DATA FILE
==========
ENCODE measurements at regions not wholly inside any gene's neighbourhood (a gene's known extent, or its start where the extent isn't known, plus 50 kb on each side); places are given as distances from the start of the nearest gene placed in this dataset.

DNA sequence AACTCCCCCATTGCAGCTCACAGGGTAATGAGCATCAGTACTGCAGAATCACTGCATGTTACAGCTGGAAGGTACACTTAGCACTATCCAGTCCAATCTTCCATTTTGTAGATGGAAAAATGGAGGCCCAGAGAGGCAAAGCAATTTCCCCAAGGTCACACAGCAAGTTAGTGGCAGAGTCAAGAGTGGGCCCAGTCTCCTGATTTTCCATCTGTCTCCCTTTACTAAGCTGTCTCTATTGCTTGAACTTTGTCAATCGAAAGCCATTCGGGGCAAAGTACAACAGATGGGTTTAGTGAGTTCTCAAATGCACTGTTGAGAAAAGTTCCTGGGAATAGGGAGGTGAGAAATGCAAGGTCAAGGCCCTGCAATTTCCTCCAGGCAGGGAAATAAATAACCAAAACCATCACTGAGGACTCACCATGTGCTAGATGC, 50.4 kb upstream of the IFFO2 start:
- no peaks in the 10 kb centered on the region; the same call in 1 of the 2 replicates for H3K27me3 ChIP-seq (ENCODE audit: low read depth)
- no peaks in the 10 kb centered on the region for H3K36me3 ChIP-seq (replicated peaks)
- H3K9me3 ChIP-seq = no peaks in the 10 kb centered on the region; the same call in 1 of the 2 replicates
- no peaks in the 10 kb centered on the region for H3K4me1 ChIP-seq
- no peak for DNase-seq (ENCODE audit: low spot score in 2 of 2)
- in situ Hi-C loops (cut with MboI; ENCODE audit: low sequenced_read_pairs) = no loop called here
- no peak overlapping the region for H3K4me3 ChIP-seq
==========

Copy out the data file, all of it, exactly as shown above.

ENCODE measurements at regions not wholly inside any gene's neighbourhood (a gene's known extent, or its start where the extent isn't known, plus 50 kb on each side); places are given as distances from the start of the nearest gene placed in this dataset.

DNA sequence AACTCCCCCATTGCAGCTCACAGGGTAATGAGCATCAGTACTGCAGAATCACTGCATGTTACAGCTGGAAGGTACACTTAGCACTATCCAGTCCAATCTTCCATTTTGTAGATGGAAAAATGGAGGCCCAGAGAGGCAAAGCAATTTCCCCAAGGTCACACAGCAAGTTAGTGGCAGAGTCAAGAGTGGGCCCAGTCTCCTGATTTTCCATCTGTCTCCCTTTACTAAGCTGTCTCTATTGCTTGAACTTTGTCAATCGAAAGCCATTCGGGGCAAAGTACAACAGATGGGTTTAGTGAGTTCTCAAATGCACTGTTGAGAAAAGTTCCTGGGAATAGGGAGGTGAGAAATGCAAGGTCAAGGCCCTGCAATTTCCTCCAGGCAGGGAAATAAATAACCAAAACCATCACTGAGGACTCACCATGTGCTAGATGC, 50.4 kb upstream of the IFFO2 start:
- no peaks in the 10 kb centered on the region; the same call in 1 of the 2 replicates for H3K27me3 ChIP-seq (ENCODE audit: low read depth)
- no peaks in the 10 kb centered on the region for H3K36me3 ChIP-seq (replicated peaks)
- H3K9me3 ChIP-seq = no peaks in the 10 kb centered on the region; the same call in 1 of the 2 replicates
- no peaks in the 10 kb centered on the region for H3K4me1 ChIP-seq
- no peak for DNase-seq (ENCODE audit: low spot score in 2 of 2)
- in situ Hi-C loops (cut with MboI; ENCODE audit: low sequenced_read_pairs) = no loop called here
- no peak overlapping the region for H3K4me3 ChIP-seq